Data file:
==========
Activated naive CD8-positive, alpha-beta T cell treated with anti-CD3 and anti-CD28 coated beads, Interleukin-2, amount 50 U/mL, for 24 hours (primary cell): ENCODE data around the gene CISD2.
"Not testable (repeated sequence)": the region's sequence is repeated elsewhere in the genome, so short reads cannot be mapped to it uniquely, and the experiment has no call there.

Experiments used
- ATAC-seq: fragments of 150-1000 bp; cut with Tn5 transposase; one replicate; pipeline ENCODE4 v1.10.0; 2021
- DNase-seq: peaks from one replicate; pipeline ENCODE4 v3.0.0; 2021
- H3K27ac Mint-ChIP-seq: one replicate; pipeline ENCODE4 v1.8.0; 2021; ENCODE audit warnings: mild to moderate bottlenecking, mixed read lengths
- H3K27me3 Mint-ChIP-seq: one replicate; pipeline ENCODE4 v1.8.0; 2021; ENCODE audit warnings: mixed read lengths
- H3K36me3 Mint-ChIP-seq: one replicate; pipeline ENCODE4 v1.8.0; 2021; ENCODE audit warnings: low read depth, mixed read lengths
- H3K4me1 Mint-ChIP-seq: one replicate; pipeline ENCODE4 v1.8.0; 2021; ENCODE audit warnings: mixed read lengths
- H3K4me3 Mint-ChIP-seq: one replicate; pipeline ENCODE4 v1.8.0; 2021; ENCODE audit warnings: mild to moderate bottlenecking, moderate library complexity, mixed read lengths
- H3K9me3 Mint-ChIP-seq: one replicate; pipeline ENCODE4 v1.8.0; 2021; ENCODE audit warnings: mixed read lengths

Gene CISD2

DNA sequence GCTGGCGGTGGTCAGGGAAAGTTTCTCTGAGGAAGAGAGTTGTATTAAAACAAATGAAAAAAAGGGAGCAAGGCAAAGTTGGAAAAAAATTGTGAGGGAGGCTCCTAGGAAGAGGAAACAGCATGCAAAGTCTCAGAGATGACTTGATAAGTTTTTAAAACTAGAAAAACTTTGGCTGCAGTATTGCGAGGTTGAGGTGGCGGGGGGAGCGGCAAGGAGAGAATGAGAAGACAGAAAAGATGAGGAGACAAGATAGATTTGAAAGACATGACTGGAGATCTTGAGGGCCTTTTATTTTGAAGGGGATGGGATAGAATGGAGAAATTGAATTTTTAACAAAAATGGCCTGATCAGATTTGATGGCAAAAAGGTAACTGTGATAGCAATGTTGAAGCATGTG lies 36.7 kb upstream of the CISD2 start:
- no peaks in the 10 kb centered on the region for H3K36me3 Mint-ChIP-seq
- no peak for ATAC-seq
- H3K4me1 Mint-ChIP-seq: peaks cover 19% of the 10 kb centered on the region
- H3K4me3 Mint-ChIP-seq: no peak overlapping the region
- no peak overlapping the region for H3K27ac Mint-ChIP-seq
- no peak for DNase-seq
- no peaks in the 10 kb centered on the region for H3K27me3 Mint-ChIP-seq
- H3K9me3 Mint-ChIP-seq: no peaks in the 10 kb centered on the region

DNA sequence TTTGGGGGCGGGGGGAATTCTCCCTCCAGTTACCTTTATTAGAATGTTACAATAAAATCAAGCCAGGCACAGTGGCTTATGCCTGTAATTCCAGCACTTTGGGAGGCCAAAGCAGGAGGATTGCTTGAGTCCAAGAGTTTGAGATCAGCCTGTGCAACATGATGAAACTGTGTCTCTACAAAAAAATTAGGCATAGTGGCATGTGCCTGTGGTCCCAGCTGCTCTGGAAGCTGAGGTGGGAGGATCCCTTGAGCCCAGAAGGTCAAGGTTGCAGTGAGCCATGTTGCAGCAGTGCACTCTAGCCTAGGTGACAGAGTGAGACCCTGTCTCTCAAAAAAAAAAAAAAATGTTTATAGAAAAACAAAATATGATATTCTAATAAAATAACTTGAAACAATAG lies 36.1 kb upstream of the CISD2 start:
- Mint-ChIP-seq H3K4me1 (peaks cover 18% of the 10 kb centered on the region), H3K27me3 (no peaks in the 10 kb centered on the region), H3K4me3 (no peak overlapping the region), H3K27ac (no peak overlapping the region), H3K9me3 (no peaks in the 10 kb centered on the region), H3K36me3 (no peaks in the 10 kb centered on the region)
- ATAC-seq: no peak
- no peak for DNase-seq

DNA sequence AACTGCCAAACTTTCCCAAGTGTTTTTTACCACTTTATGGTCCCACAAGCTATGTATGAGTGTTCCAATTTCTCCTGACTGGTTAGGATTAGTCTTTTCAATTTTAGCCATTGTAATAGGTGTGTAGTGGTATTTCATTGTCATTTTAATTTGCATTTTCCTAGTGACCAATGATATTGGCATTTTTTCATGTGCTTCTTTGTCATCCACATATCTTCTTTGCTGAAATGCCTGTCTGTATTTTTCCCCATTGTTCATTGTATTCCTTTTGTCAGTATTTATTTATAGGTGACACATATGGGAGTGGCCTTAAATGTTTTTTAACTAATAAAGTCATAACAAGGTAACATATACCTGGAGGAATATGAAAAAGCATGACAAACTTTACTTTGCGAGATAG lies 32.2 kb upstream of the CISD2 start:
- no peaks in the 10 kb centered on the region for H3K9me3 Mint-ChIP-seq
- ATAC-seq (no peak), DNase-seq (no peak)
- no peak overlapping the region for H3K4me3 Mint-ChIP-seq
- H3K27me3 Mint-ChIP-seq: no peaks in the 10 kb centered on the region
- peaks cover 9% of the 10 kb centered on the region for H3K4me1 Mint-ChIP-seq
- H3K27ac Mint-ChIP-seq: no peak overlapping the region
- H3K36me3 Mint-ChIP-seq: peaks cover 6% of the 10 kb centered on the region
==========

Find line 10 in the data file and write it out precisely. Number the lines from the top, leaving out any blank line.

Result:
- H3K4me3 Mint-ChIP-seq: one replicate; pipeline ENCODE4 v1.8.0; 2021; ENCODE audit warnings: mild to moderate bottlenecking, moderate library complexity, mixed read lengths